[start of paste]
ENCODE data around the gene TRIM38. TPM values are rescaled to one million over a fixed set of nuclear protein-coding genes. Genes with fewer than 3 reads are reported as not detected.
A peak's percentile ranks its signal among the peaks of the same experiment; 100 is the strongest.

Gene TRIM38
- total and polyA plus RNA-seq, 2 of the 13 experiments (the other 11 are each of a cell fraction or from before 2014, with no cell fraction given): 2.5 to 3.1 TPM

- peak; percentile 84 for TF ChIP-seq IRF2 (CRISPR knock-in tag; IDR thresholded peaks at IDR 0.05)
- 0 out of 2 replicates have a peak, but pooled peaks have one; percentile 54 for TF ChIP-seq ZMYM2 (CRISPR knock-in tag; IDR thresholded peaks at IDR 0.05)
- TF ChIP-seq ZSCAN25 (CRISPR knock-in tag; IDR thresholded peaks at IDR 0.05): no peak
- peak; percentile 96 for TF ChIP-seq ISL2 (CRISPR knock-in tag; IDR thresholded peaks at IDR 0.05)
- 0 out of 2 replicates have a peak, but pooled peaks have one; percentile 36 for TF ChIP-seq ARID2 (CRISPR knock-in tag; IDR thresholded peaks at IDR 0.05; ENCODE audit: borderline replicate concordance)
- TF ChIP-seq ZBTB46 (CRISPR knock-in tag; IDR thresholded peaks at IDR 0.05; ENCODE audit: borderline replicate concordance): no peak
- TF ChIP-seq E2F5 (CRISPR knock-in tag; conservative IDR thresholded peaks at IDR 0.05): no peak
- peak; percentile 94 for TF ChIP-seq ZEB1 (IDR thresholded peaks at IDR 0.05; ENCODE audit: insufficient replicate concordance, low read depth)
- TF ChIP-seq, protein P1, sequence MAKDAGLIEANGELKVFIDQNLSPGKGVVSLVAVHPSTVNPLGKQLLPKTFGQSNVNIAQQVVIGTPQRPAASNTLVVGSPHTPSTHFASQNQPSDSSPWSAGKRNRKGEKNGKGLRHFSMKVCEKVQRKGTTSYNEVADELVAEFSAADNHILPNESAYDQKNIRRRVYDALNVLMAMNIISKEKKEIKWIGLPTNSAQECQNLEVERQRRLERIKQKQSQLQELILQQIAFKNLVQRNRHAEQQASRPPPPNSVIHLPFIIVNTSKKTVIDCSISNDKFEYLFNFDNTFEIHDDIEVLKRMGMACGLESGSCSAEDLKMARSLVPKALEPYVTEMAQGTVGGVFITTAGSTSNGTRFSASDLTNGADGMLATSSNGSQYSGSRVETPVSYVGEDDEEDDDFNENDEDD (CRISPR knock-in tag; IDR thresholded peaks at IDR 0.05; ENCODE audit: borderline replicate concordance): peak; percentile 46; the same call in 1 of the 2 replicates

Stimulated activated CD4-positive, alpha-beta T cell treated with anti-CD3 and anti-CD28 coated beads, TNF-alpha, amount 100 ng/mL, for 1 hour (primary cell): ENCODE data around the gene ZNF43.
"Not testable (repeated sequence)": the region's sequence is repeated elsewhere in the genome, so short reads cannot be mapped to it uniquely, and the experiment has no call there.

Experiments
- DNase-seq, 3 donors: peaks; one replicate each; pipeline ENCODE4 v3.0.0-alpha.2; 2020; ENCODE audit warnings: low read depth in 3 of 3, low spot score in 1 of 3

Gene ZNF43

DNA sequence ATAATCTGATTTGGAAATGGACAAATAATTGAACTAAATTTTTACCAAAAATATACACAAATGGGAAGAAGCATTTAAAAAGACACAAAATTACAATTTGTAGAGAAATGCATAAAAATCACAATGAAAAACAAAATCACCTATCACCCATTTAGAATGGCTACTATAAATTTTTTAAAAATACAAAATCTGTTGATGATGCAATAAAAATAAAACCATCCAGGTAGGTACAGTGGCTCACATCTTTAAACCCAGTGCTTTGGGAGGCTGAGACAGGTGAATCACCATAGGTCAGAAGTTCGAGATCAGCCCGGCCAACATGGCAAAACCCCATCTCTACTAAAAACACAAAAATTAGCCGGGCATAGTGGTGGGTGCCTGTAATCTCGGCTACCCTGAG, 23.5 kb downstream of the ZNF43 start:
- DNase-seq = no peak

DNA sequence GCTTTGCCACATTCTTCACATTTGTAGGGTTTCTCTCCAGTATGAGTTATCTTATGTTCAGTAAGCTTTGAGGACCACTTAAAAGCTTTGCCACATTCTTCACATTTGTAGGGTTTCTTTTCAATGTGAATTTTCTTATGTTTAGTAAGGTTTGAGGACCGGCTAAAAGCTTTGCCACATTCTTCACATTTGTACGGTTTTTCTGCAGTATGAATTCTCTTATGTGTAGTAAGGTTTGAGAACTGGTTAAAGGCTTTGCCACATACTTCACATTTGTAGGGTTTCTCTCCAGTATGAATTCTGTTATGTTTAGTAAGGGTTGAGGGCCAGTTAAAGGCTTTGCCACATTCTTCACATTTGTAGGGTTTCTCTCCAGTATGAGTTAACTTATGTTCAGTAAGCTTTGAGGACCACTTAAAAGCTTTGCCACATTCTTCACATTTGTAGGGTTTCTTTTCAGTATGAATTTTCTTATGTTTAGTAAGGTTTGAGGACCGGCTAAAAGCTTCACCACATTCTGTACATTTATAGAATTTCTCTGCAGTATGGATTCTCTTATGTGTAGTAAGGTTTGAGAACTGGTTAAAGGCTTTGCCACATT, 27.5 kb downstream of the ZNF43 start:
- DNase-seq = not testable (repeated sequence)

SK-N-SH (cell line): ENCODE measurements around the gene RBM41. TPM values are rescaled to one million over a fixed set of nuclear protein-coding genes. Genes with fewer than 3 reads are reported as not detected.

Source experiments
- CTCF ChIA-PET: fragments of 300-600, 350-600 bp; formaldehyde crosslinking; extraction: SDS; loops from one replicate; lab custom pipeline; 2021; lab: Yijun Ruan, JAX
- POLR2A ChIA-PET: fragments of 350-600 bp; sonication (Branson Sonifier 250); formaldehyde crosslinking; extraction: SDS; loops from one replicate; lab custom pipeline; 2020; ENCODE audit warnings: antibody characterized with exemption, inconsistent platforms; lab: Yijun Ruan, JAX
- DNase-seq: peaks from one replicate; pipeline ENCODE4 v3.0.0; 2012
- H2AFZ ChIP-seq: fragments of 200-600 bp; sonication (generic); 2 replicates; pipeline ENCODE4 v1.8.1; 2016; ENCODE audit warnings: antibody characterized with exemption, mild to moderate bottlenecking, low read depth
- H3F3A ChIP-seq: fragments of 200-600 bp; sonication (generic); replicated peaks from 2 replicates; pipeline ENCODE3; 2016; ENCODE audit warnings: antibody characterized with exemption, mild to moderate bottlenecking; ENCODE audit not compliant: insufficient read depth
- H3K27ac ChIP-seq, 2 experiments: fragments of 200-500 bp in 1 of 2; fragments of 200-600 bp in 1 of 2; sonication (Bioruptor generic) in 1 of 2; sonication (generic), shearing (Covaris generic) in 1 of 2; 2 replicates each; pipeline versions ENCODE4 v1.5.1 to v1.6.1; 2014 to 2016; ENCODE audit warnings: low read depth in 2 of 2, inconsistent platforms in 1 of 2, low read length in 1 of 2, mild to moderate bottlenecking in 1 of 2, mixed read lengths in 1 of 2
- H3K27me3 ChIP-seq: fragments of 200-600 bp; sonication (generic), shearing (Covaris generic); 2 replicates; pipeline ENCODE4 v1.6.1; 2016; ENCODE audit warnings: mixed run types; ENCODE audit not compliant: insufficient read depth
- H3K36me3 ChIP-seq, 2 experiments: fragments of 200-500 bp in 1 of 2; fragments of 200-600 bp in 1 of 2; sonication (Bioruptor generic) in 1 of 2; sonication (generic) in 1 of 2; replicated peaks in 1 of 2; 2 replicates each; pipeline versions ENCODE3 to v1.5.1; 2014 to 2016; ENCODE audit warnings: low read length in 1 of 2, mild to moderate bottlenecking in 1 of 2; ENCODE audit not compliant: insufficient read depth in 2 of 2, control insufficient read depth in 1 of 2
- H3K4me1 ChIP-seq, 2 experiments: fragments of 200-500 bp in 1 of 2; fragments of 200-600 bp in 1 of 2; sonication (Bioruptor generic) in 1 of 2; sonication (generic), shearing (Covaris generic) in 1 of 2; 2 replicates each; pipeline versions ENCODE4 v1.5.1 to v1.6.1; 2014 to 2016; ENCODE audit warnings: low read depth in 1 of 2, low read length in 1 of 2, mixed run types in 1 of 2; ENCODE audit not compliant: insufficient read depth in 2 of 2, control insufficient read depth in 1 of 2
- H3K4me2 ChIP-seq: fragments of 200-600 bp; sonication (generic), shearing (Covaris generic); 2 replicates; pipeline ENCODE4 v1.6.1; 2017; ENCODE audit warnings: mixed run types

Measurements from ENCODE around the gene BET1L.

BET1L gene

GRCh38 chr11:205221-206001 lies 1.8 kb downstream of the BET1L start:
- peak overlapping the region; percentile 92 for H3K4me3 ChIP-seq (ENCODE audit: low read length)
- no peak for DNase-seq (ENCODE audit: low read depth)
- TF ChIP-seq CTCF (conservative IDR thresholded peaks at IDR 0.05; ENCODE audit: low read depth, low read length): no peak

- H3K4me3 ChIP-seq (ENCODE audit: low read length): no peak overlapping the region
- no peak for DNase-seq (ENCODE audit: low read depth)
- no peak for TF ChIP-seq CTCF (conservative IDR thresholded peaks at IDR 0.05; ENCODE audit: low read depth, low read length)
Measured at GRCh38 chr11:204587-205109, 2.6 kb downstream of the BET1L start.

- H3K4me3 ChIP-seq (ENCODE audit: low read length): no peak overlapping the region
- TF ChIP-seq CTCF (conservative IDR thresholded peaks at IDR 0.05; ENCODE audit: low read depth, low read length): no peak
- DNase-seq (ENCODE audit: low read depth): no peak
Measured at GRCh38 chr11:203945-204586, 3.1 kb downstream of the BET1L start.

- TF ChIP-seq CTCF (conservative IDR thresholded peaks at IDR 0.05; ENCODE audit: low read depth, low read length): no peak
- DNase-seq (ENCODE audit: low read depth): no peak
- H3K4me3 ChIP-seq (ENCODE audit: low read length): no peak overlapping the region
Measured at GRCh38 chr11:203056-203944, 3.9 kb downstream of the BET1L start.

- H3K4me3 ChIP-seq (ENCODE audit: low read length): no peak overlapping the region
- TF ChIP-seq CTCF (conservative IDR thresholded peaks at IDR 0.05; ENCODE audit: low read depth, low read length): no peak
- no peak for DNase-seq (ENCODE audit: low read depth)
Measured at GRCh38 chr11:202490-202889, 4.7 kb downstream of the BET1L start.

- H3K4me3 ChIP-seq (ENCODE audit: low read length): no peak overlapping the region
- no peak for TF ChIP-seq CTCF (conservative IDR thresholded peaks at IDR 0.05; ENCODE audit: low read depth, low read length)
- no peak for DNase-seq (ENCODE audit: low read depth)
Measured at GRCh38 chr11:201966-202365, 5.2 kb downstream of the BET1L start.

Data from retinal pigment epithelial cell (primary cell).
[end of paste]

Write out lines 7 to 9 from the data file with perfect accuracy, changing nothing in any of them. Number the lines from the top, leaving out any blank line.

- TF ChIP-seq ZSCAN25 (CRISPR knock-in tag; IDR thresholded peaks at IDR 0.05): no peak
- peak; percentile 96 for TF ChIP-seq ISL2 (CRISPR knock-in tag; IDR thresholded peaks at IDR 0.05)
- 0 out of 2 replicates have a peak, but pooled peaks have one; percentile 36 for TF ChIP-seq ARID2 (CRISPR knock-in tag; IDR thresholded peaks at IDR 0.05; ENCODE audit: borderline replicate concordance)